Community Learning Center volunteers include Girl Scouts trained in the Study Technology developed by L. Ron Hubbard.
The World Literacy Crusade began in the aftermath of the Los Angeles riots of 1992, when Baptist minister Alfreddie Johnson decided that something needed to be done to save the young people from the violence-ravaged South Central LA community.
Using Hubbard’s study technology, World Literacy Crusade tutors assisted low-achieving public school students to improve reading and math skills. The average reading grade level increased by eight months in just seven weeks of part-time tutoring. Math tests improved 10 percentage points in the same time period.
Since then, the program has expanded to other cities around the world, including Clearwater and Miami and results are repeated wherever a center is opened.
Here in Pinellas County, the local chapter of the World Literacy Crusade, the Community Learning Center, opened in Clearwater in 1998 by Holly and Brendan Haggerty. After meeting the Rev. Johnson in Clearwater, and having run a successful youth literacy initiative in Minneapolis in the early 1990’s, they decided that they would continue this work in the Tampa Bay area.
The CLC is a family learning center, with students who range in age from 5 to 65. This center offers tutoring and tutor training to mainly low-income families who enroll in the program because of poor reading scores in school or difficulty in life due to poor reading skills.
“Educate and inform the whole mass of people. They are the only sure reliance for the preservation of our liberty.”
“When a student first enters the center, they are tested to determine their level of literacy and an individual program is developed for them based on their needs,” said CLC Founder Holly Haggarty.
“The basic program consists of improving their ability to read by systematically teaching them the “code” of the English language. Once their reading is improved they are taught how to study, using the effective study methodologies developed by L. Ron Hubbard.”
Once the students are able to read, and know the basics of how to study, they are directed to areas of their own interest to apply the reading and study skills that they have learned.
For example, children participating in the Chaka Khan Art Club at CLC (founded by the reknowned singer-songwriter) learn the meanings of art terms and put them to use in creating visual and performing arts. Those who participate in the Chess Champions program learn the meanings of chess terms and apply them to learning chess.
This literacy’s program’s effectiveness is measured by the increase in the student’s standardized test scores — word recognition, spelling and reading fluency are all tested.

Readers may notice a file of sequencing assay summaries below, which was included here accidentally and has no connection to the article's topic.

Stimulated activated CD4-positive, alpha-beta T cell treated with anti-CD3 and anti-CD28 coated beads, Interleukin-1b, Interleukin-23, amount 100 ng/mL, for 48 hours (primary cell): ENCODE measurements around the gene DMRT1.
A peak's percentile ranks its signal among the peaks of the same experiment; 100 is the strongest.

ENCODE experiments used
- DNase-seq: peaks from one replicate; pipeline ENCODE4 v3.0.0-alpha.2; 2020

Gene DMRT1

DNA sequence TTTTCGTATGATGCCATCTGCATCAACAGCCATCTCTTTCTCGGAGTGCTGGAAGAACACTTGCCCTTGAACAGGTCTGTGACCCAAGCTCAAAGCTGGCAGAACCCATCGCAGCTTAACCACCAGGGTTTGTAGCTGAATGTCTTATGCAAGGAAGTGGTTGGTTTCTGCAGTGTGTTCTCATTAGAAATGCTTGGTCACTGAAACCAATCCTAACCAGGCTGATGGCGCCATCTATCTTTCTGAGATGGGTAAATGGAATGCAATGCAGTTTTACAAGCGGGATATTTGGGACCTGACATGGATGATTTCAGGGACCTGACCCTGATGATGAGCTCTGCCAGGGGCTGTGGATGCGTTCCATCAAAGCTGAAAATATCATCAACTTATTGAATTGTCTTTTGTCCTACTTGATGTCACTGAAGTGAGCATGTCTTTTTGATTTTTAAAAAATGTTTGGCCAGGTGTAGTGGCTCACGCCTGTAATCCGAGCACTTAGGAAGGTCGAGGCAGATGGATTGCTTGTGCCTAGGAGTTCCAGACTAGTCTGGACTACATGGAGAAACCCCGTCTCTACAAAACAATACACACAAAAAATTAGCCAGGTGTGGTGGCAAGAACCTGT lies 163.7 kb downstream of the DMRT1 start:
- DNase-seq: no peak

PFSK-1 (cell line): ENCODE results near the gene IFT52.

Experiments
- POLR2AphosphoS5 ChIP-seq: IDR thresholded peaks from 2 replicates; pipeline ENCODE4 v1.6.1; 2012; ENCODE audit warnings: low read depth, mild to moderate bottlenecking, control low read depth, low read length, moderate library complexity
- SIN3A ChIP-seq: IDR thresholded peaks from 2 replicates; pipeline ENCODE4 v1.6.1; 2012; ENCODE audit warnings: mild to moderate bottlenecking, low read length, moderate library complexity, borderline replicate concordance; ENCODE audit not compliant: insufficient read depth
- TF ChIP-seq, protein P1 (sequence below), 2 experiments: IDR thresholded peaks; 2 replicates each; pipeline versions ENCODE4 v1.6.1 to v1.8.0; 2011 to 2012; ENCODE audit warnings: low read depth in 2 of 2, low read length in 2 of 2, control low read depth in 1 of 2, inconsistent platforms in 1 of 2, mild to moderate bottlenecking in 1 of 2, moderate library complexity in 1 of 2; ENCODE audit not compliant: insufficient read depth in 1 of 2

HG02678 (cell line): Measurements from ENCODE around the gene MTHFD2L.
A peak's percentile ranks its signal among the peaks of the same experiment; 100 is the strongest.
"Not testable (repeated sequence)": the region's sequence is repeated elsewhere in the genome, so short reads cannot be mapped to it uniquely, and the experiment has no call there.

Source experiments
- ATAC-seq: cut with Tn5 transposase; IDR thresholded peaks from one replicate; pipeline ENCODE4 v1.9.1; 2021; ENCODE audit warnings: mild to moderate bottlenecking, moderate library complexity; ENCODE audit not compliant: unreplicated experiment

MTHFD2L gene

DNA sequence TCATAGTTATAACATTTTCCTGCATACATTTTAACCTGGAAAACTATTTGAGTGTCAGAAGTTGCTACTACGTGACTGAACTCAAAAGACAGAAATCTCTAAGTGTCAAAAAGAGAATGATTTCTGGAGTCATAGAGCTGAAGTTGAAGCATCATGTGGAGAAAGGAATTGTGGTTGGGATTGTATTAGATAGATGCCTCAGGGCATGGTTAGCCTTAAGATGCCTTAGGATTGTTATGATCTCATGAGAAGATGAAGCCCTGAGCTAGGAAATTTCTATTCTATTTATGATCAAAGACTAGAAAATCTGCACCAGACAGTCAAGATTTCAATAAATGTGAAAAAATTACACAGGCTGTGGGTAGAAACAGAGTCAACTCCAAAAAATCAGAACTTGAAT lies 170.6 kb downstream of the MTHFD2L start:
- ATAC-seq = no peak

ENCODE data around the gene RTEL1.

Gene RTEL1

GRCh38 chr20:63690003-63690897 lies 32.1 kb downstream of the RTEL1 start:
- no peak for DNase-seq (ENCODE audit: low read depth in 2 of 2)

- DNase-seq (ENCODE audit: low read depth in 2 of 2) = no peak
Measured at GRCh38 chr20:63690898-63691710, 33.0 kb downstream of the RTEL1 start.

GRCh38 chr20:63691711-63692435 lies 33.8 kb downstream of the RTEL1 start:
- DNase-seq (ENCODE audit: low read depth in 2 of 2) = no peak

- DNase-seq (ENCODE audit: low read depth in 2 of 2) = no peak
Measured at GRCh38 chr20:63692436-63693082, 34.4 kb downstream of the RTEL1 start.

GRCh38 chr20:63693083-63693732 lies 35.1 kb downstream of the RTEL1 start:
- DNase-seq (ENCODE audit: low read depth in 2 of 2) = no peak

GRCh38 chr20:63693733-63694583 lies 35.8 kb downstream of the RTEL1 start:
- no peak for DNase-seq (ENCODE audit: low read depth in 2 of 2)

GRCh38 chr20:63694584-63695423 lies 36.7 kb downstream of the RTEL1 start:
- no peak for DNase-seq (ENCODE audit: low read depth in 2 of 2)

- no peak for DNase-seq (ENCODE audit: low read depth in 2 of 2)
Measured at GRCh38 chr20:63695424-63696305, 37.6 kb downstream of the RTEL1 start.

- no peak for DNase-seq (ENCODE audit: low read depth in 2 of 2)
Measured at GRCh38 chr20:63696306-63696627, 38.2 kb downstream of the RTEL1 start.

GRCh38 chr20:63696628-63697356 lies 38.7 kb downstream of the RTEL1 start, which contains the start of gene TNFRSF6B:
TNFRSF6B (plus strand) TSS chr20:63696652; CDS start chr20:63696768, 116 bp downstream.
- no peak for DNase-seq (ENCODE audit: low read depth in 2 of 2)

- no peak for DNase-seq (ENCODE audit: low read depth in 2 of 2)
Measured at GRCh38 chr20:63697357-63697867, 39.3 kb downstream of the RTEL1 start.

More importantly the effectiveness is seen in the students themselves.
J.H. was considered gifted in Kindergarten. During his first grade year, however, he had tremendous difficulty in reading. He would frequently end up under a table in class, crying and having nose-bleeds. The school determined that he was reading disabled and that he needed to be tested for Attention Deficit Disorder, (ADD). In November of 2002 his mother brought him into the Community Learning Center. After about three weeks of tutoring, JH went from a primer level of reading to a first grade level. He was able to read the books required to pass first grade and it was determined that it was no longer necessary to test him for ADD.
Another child, originally from Syria, completed first grade in May of 2002, but could not read even primary words such as cat or bat. His mother, who speaks English as a second language, began to tutor him at the Center. By the time summer began, he was reading at a primary level and was interested in reading. By August, he was easily reading first-grade material. When he returned to school this past fall, he was at the top of his second-grade class, even though he had only been in America for two years. He continued his tutoring and is now avidly reading at a third-grade level.
The story is repeated in case after case.
Because of the success of this systematic, step-by-step approach to literacy, CLC has been asked by other community groups to assist them in getting their own literacy programs off the ground.
In this role the CLC partners with existing organizations and provides them with the materials, training and consultation they need to implement the program.
Currently, the CLC is working with seven other organizations that serve over 130 students. These organizations range from two private schools for at-risk youth in St. Pete and Tampa, to a joint project with Even Start of Tampa Bay, working with young students in Ybor City.
A Happy Ending
And as for that run-away boy who stumbled in off the street at the beginning of this article? He too learned to read and found his escape from the streets. Through the study technology of L. Ron Hubbard, as applied by those dedicated tutors and volunteers, the doors to education and that liberty that Thomas Jefferson spoke of became his.
To learn more about the World Literacy Crusade contact:
World Literacy Crusade Community Learning Center
1611 North Fort Harrison Ave.
Clearwater, FL 33755